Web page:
mm: don't break integrity writeback on ->writepage() error

Message ID 20181105163613.7542-1-bfoster@redhat.com
State New
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  • mm: don't break integrity writeback on ->writepage() error
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Commit Message

Brian Foster Nov. 5, 2018, 4:36 p.m.
write_cache_pages() currently breaks out of the writepage loop in
the event of a ->writepage() error. This causes problems for
integrity writeback on XFS in the event of a persistent error as XFS
expects to process every dirty+delalloc page such that it can
discard delalloc blocks when real block allocation fails.  Failure
to handle all delalloc pages leaves the filesystem in an
inconsistent state if the integrity writeback happens to be due to
an unmount, for example.

Update write_cache_pages() to continue processing pages for
integrity writeback regardless of ->writepage() errors. Save the
first encountered error and return it once complete. This
facilitates XFS or any other fs that expects integrity writeback to
process the entire set of dirty pages regardless of errors.
Background writeback continues to exit on the first error
encountered.

Signed-off-by: Brian Foster <bfoster@redhat.com>
---

Hi all,

This was actually first posted[1] as a patch in XFS to not return errors
from ->writepage() when called via write_cache_pages(). After some
discussion with Dave, it was suggested that this is a
write_cache_pages() bug rather than one in XFS. I think that could go
either way, so I'm floating this patch as an alternative. FWIW, that
same thread also includes a supporting patch for an fstests test[2] that
demonstrates the original problem this patch attempts to resolve.

This applies on top of v4.19 and I've tested it against XFS and ext4
(defaults) and not seen any regressions. Note that it's not clear to me
if ext4 is affected by the same or similar problem and I skipped btrfs
since it seems to duplicate all of the associated writeback code.

Finally, I'm not totally sure about the ->for_sync bit in the error
handling logic. I included it out of caution to try and handle any sort
of potential (->sync_mode == WB_SYNC_NONE && ->for_sync == 1)
combination, but that doesn't appear to be used anywhere that I can see.
Instead, ->for_sync seems more like an exceptional case of ->sync_mode
== WB_SYNC ALL.

Thoughts?

Brian

[1] https://marc.info/?l=linux-xfs&m=154102085505264&w=2
[2] https://marc.info/?l=fstests&m=154031860022439&w=2

 mm/page-writeback.c | 19 ++++++++++++-------
 1 file changed, 12 insertions(+), 7 deletions(-)

Comments

Andrew Morton Nov. 9, 2018, 11:42 p.m. | #1
On Mon,  5 Nov 2018 11:36:13 -0500 Brian Foster <bfoster@redhat.com> wrote:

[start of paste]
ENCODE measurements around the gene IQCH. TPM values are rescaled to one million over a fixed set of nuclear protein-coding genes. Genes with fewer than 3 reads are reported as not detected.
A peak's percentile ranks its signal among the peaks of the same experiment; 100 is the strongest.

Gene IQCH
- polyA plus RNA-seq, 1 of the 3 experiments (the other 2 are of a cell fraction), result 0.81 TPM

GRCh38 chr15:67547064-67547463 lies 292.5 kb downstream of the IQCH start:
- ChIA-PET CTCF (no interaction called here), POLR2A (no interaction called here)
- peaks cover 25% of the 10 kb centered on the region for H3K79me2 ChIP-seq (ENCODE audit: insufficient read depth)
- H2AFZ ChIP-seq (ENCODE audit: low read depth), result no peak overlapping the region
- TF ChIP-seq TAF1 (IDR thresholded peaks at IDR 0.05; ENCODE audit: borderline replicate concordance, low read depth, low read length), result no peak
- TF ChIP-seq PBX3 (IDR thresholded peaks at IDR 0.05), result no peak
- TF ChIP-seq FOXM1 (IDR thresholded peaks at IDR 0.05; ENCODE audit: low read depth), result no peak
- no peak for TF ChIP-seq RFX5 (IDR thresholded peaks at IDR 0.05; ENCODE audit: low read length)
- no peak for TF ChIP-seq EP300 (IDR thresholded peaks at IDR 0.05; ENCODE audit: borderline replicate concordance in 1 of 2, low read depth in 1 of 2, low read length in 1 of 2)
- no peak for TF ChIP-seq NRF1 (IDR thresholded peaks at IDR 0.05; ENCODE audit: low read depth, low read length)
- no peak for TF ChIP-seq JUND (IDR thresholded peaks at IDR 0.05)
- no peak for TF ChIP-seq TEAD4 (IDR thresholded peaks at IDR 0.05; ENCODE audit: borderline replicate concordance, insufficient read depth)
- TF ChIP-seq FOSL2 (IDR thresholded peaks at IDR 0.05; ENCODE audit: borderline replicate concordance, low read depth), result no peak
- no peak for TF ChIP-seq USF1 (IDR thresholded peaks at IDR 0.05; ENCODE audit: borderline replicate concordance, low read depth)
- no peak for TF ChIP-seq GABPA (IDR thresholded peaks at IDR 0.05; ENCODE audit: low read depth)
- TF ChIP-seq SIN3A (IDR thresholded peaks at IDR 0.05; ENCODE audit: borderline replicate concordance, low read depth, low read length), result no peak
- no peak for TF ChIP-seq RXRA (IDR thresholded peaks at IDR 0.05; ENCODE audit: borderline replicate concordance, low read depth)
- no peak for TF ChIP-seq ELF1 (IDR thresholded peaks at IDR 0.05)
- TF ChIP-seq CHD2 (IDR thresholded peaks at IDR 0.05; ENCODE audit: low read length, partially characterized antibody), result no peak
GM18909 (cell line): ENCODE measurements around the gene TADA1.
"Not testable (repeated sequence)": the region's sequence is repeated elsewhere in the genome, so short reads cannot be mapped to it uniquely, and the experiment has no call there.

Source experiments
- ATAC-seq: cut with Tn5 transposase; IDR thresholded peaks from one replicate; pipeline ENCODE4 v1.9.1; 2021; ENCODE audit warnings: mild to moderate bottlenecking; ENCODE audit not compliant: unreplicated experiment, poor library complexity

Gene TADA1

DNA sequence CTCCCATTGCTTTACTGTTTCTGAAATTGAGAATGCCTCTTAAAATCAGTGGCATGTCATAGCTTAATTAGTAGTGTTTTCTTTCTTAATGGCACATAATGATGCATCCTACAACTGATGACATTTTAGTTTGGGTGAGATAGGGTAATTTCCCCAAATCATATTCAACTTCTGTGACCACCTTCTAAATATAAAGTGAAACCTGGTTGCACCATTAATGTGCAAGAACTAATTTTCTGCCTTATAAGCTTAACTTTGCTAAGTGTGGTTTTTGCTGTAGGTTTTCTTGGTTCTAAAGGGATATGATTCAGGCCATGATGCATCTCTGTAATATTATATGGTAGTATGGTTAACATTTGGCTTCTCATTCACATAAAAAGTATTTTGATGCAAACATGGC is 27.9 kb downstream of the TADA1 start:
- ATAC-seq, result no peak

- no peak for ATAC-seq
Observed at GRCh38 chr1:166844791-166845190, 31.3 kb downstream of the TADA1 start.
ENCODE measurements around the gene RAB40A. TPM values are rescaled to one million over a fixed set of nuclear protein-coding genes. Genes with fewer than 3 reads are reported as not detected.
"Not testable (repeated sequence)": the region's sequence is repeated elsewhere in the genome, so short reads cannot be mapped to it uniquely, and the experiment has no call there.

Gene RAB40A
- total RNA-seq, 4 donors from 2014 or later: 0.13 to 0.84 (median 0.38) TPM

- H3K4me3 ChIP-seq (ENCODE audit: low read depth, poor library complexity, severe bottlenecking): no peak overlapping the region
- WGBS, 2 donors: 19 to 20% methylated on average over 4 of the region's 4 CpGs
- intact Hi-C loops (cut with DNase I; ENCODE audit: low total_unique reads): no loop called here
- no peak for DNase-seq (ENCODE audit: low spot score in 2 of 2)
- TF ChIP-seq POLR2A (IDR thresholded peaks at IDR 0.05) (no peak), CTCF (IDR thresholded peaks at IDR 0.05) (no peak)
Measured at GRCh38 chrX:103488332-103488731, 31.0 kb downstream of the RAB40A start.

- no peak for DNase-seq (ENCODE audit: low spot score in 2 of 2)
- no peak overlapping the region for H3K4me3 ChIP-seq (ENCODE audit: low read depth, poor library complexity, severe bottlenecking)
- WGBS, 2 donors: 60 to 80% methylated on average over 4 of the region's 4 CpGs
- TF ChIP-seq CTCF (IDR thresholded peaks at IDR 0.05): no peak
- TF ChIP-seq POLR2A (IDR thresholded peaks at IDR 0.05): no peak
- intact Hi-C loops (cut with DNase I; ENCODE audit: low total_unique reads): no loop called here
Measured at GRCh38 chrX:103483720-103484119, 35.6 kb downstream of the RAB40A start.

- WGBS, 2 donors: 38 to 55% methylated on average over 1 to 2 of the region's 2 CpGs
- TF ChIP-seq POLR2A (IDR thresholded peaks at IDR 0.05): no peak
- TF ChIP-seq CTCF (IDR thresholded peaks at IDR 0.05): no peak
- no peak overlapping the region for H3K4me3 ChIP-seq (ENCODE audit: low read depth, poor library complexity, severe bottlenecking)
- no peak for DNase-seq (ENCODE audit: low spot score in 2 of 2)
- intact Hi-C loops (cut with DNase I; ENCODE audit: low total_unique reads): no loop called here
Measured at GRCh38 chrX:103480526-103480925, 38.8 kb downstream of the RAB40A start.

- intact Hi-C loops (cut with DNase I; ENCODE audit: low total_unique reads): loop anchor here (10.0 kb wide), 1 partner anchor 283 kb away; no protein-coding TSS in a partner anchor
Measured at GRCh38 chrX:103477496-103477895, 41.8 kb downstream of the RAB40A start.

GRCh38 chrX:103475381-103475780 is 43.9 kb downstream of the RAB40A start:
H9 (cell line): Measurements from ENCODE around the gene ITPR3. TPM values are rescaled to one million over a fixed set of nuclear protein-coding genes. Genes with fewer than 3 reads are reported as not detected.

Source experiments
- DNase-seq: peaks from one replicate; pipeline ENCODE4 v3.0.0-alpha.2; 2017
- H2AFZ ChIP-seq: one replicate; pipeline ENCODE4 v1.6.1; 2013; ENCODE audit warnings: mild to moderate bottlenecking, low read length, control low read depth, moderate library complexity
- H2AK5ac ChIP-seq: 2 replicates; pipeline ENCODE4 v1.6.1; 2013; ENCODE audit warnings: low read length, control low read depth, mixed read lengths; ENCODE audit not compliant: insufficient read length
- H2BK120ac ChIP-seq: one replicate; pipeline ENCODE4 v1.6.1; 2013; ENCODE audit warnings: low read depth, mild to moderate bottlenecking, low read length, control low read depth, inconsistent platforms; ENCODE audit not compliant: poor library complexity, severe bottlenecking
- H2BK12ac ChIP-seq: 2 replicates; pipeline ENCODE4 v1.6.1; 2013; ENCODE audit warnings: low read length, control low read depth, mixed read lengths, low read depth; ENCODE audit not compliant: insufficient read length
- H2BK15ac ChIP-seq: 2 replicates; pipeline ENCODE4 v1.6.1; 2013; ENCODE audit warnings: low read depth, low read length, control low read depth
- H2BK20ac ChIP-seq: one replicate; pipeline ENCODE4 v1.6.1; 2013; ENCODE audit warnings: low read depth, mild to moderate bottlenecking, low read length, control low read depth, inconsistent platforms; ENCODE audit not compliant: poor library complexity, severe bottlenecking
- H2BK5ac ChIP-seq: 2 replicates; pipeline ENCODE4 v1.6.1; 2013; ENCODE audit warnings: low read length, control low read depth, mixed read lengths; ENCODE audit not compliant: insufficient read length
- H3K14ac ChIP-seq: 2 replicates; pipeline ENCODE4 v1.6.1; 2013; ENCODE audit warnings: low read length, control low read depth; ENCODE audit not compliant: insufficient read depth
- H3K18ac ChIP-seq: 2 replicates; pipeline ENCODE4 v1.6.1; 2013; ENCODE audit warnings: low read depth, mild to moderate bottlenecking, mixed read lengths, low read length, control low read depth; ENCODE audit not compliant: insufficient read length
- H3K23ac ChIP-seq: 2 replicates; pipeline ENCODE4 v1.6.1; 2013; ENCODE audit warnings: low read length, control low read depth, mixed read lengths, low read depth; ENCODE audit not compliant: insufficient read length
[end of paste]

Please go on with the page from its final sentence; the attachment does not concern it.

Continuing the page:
> write_cache_pages() currently breaks out of the writepage loop in
> the event of a ->writepage() error. This causes problems for
> integrity writeback on XFS

For the uninitiated, please define the term "integrity writeback". 
Quite carefully ;) I'm not sure what it actually means.  grepping
fs/xfs for "integrity" doesn't reveal anything.

<reads the code>

OK, it appears the term means "to sync data to disk" as opposed to
"periodic dirty memory cleaning".  I guess we don't have particularly
well-established terms for the two concepts.

> in the event of a persistent error as XFS
> expects to process every dirty+delalloc page such that it can
> discard delalloc blocks when real block allocation fails.  Failure
> to handle all delalloc pages leaves the filesystem in an
> inconsistent state if the integrity writeback happens to be due to
> an unmount, for example.
> 
> Update write_cache_pages() to continue processing pages for
> integrity writeback regardless of ->writepage() errors. Save the
> first encountered error and return it once complete. This
> facilitates XFS or any other fs that expects integrity writeback to
> process the entire set of dirty pages regardless of errors.
> Background writeback continues to exit on the first error
> encountered.
> 
> ...
>
> --- a/mm/page-writeback.c
> +++ b/mm/page-writeback.c
> @@ -2156,6 +2156,7 @@ int write_cache_pages(struct address_space *mapping,
>  {
>  	int ret = 0;
>  	int done = 0;
> +	int error;
>  	struct pagevec pvec;
>  	int nr_pages;
>  	pgoff_t uninitialized_var(writeback_index);
> @@ -2236,25 +2237,29 @@ int write_cache_pages(struct address_space *mapping,
>  				goto continue_unlock;
>  
>  			trace_wbc_writepage(wbc, inode_to_bdi(mapping->host));
> -			ret = (*writepage)(page, wbc, data);
> -			if (unlikely(ret)) {
> -				if (ret == AOP_WRITEPAGE_ACTIVATE) {
> +			error = (*writepage)(page, wbc, data);
> +			if (unlikely(error)) {
> +				if (error == AOP_WRITEPAGE_ACTIVATE) {
>  					unlock_page(page);
> -					ret = 0;
> -				} else {
> +					error = 0;
> +				} else if (wbc->sync_mode != WB_SYNC_ALL &&
> +					   !wbc->for_sync) {

And here we're determining that it is not a sync-data-to-disk
operation, hence it must be a clean-dirty-pages operation.

This isn't very well-controlled, is it?  It's an inference which was
put together by examining current callers, I assume?

It would be good if we could force callers to be explicit about their
intent here.  But I'm not sure that adding a new writeback_sync_mode is
the way to do this.

At a minimum it would be good to have careful comments in here
explaining what is going on, justifying the above inference, explaining
the xfs requirement (hopefully in a way which isn't xfs-specific).

>  					/*
> -					 * done_index is set past this page,
> -					 * so media errors will not choke
> +					 * done_index is set past this page, so
> +					 * media errors will not choke
>  					 * background writeout for the entire
>  					 * file. This has consequences for
>  					 * range_cyclic semantics (ie. it may
>  					 * not be suitable for data integrity
>  					 * writeout).
>  					 */
Brian Foster Nov. 10, 2018, 3:19 p.m. | #2
On Fri, Nov 09, 2018 at 03:42:51PM -0800, Andrew Morton wrote:
> On Mon,  5 Nov 2018 11:36:13 -0500 Brian Foster <bfoster@redhat.com> wrote:
>